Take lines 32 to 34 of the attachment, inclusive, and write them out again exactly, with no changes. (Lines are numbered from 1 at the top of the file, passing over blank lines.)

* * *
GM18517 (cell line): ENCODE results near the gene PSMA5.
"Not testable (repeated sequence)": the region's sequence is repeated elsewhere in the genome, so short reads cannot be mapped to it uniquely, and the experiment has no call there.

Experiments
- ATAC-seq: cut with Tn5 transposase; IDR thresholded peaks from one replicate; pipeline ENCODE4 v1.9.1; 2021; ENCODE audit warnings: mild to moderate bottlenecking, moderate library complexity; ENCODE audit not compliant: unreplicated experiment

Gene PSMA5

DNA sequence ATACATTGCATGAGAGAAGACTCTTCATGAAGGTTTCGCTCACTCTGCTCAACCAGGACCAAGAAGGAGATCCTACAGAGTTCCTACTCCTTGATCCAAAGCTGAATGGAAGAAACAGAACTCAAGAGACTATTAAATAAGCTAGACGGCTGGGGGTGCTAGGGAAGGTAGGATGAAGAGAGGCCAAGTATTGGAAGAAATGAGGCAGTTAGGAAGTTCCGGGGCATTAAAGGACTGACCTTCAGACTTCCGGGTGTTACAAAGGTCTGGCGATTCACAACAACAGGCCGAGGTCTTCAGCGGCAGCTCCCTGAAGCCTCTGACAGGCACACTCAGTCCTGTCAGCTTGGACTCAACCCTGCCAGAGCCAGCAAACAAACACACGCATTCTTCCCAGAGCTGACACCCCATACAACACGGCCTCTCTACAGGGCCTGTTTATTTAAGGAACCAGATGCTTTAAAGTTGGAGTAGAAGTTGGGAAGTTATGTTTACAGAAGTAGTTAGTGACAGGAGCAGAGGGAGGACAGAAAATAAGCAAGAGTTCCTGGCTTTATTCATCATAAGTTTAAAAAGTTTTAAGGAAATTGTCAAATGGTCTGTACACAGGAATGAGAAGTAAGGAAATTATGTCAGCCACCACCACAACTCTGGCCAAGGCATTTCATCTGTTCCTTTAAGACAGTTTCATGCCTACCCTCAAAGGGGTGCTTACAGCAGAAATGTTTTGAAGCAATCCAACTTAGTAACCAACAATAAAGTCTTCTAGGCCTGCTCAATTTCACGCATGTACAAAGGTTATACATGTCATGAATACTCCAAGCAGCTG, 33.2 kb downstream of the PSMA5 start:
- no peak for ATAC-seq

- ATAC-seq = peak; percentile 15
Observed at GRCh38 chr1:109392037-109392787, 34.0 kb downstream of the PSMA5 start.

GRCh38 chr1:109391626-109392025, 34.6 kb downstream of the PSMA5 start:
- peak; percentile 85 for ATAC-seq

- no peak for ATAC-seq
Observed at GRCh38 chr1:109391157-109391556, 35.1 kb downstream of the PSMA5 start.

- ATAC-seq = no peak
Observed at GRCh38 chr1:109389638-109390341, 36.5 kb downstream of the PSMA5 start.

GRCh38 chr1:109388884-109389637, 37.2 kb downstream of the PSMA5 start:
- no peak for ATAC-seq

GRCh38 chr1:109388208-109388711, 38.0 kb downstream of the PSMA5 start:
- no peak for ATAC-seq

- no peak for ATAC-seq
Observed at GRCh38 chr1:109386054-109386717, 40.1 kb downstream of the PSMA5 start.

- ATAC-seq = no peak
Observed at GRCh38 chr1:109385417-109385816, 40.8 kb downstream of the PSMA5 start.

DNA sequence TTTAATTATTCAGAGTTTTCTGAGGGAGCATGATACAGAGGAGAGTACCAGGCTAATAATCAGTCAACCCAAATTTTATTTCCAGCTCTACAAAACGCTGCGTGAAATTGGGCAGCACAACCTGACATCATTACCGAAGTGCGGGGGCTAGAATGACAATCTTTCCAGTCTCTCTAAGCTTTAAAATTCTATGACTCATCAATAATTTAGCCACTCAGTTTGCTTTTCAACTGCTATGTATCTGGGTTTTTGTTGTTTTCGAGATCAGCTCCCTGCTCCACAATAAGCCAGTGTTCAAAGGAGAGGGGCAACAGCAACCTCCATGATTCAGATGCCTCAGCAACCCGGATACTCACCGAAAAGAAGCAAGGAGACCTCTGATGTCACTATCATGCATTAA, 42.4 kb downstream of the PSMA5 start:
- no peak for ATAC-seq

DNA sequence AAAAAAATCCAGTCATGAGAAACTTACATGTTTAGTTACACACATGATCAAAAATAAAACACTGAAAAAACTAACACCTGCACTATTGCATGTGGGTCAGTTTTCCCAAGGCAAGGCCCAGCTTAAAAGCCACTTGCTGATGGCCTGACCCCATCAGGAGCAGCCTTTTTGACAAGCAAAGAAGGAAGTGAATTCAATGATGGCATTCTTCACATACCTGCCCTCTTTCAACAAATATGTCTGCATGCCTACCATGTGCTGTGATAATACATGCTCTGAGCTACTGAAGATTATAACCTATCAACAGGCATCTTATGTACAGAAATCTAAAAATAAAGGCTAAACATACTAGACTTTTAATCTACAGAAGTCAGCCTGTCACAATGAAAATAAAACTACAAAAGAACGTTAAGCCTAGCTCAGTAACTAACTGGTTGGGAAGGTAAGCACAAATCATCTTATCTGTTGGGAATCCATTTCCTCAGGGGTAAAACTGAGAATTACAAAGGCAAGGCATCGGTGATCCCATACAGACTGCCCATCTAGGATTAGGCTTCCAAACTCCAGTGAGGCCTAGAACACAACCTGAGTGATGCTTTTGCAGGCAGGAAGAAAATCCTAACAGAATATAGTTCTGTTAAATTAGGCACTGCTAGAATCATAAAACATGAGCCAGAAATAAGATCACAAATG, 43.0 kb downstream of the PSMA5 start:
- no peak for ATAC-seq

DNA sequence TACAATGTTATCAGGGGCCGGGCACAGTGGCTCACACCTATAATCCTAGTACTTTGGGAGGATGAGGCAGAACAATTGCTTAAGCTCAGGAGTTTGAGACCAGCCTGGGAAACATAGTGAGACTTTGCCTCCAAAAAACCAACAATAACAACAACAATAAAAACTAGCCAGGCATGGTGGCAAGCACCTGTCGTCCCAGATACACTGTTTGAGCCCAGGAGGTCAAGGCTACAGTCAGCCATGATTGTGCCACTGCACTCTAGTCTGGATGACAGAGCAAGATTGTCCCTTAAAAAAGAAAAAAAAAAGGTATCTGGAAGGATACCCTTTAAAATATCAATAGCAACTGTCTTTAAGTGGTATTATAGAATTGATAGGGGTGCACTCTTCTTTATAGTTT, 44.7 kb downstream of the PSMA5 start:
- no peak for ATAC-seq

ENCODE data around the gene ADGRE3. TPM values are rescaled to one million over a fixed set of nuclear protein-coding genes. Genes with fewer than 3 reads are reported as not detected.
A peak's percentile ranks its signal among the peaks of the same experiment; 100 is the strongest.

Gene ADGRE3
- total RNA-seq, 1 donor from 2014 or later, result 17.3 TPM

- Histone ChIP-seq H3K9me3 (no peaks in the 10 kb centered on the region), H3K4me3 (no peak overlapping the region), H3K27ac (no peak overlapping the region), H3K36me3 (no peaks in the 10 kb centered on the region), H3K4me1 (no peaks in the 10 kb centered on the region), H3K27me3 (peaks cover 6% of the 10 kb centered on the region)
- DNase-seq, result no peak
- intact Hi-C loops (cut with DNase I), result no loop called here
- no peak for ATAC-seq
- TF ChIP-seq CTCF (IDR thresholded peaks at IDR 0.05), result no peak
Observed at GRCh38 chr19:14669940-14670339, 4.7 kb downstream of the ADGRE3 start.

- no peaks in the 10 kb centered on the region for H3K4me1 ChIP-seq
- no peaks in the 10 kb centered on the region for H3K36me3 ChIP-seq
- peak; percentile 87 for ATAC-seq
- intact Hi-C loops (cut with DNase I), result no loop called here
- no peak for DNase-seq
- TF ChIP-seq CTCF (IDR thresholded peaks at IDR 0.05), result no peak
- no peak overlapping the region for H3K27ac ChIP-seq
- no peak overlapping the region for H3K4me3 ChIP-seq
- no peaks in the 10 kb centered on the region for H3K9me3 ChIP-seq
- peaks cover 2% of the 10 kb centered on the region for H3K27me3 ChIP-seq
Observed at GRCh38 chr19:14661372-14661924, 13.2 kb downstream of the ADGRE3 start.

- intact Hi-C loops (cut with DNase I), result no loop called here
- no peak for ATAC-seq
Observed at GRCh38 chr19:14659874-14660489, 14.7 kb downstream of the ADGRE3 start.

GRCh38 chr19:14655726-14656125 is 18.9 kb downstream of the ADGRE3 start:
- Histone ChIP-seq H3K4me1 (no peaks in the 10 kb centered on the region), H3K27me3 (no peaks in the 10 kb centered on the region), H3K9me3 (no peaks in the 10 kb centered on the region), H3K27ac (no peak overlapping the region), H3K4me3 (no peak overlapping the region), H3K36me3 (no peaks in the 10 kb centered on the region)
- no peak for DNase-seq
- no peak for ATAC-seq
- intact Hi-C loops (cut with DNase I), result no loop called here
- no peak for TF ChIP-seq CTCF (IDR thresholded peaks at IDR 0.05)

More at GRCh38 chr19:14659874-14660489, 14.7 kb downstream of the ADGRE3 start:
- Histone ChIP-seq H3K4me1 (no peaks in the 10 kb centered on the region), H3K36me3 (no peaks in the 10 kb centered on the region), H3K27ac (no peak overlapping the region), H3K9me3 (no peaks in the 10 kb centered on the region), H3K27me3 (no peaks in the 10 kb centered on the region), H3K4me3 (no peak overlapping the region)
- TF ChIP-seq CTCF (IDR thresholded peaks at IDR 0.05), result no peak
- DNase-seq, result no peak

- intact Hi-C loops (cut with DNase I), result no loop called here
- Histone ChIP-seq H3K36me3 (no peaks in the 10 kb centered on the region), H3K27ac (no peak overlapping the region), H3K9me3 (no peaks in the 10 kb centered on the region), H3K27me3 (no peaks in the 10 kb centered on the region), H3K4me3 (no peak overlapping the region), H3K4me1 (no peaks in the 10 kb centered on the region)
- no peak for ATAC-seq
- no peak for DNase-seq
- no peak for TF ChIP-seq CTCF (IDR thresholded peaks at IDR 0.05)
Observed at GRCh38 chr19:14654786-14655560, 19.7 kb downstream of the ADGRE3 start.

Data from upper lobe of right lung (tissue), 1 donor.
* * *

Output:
Gene ADGRE3
- total RNA-seq, 1 donor from 2014 or later, result 17.3 TPM

- Histone ChIP-seq H3K9me3 (no peaks in the 10 kb centered on the region), H3K4me3 (no peak overlapping the region), H3K27ac (no peak overlapping the region), H3K36me3 (no peaks in the 10 kb centered on the region), H3K4me1 (no peaks in the 10 kb centered on the region), H3K27me3 (peaks cover 6% of the 10 kb centered on the region)